Epic launched in 2009 with 160 people. Kent and Jenni Wagner had moved there several months earlier and had gathered a small committed launch team of 15 adults. Together this team coordinated their programs and reached out to the community. The new church soon averaged close to 100 in weekly attendance. But circumstances kept them on their toes. They had to stay nimble as they repeatedly found themselves moving from one location to the next. In the first couple of years, Kent often commented on how exciting it would have been had their current leadership team been available to help lead their initial launch. Little did Kent know that he would soon be given exactly that opportunity.
In October 2012, the Wichita school board decided to deny the use of their facilities to religious organizations. Epic was given a two-week notice. They had to find a new place for worship. At that time the church was averaging 120 on Sundays. After a quick gut check, Epic’s leadership realized that this was their opportunity to launch all over again. They would become the experienced launch team they never had at the beginning. As of today the church has entered into a contract with a permanent facility on one of Wichita’s major roadways. They are holding Sunday services as a launch team, preparing themselves to start all over again on Sunday, September 8, 2013. It is a big step of faith. They are currently raising the needed funding, finding multiple ways to love their community, and readying themselves to launch with two Sunday morning services.
And how is the plan working? They celebrated Easter morning with 160 in attendance. The crisis is not going to waste in Wichita; it is bringing out the best in God’s people. Epic’s leadership had to dream again—and in the process rediscovered their original vision. That’s how a victorious church will respond.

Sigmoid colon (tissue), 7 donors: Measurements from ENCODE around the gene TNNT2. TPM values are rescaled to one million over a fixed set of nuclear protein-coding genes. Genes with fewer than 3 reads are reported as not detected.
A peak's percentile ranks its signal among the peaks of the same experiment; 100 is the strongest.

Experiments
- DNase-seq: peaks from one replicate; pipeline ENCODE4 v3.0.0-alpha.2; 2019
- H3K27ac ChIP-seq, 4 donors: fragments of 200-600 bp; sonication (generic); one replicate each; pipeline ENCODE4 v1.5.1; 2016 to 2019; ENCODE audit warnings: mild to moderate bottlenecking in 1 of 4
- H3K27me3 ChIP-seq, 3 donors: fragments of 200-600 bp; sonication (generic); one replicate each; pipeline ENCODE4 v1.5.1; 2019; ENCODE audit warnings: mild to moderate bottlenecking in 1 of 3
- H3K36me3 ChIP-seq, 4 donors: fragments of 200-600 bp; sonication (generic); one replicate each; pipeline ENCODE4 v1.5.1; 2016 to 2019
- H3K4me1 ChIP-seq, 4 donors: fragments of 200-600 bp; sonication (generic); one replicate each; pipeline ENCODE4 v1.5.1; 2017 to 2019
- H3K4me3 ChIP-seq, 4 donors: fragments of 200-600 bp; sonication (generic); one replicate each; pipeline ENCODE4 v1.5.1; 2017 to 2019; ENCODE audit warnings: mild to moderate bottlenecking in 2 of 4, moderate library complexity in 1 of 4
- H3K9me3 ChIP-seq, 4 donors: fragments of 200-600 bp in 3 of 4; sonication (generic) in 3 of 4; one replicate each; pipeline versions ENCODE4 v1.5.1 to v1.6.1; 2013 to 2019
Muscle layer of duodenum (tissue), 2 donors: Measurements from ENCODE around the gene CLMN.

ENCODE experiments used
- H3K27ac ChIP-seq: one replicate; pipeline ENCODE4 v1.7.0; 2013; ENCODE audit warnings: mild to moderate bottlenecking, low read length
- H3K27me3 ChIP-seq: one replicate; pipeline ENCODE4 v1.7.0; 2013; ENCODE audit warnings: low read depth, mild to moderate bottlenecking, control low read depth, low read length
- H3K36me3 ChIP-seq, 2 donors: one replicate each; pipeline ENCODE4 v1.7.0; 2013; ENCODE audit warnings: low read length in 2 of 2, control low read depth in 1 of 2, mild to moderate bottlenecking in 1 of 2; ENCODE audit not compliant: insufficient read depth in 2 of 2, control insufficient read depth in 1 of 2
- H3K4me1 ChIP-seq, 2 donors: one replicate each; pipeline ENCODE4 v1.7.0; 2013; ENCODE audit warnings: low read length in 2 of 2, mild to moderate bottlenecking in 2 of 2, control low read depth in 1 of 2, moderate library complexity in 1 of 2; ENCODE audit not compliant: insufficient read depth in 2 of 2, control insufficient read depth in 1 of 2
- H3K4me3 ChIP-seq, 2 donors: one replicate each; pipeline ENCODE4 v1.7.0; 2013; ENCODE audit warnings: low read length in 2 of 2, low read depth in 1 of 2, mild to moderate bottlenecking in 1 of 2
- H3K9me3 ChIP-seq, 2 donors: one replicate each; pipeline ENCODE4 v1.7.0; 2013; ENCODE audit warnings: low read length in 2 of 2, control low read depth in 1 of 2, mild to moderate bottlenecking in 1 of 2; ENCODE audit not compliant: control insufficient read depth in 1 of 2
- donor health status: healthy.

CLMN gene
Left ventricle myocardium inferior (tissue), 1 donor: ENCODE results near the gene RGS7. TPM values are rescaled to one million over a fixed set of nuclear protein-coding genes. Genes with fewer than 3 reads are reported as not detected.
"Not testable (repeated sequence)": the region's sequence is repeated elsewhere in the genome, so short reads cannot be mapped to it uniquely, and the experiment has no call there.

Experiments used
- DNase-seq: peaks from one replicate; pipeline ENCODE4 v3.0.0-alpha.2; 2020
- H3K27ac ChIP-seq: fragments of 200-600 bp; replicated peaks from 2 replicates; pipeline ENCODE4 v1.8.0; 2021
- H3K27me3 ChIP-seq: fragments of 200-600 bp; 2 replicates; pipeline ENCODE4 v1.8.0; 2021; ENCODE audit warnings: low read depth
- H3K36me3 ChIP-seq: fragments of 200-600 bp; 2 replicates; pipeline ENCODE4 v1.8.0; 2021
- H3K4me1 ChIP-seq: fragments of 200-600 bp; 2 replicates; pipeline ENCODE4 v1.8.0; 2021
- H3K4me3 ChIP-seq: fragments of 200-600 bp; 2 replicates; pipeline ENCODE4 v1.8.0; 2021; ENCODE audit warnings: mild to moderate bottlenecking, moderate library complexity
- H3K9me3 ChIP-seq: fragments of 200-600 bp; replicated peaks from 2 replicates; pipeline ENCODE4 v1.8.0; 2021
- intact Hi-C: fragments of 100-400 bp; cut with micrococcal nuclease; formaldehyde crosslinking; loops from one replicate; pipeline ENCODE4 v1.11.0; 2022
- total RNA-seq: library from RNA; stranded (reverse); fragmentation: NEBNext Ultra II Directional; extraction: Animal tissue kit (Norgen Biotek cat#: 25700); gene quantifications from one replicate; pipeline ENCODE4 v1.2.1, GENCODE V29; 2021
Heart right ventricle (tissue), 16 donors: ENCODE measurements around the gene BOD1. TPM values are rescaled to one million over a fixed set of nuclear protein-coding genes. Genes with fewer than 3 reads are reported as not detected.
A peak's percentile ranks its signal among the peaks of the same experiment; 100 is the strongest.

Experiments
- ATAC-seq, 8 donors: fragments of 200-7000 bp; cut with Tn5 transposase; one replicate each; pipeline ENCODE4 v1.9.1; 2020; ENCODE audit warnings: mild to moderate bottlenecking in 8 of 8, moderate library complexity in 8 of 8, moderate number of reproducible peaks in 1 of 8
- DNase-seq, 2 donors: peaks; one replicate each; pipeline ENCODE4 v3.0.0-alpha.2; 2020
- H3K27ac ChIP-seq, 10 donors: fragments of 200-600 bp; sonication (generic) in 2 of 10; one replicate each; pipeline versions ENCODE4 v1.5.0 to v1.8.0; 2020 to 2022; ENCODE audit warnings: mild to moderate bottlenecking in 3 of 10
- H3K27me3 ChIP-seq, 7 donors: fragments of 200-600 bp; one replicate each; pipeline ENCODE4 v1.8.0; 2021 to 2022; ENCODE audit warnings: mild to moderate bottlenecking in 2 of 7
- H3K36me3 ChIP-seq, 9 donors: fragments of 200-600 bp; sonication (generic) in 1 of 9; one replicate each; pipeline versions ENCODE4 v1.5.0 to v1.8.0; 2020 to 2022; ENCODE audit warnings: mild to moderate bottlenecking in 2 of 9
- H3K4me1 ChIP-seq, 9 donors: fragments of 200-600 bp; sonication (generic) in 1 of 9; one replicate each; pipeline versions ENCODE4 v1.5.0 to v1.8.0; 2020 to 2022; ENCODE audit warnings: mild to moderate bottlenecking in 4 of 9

What motivates a community of people to try to believe that no crisis need go to waste? At the core this is a matter of faith. When we truly believe that Christ has the final say on everything—that in the end he will be victorious—we can embrace any crisis as an opportunity for something great to happen! With that mind-set a church can lose its buildings, because that might prompt the people to rediscover their community. A church can move beyond its preferences and traditions, because the people will have recommitted themselves to the mission. And a church can dream again, because the people will have rediscovered their original vision. A crisis truly is a terrible thing to waste! Let’s resolve right now not to let our next crisis pass us by. Step into the crisis. Believe that the resurrected Christ truly reigns. That’s how a victorious church will respond.
Phil Claycomb is the director of Nexus: church planting leadership (www.nexus.us.). Nexus starts churches in Texas and seven neighboring states. He also serves as a visiting professor at Cincinnati Christian University, where he teaches leadership courses in the graduate school.
When Your Church Faces a Crisis
2. Value the varied strengths, weaknesses, past failures, and successes of your leaders.
3. Don’t fall into gossip or judgment.
4. Keep your collective goal in mind and think creatively.
5. Choose trusting God and others over maintaining control, and be willing to change your mind.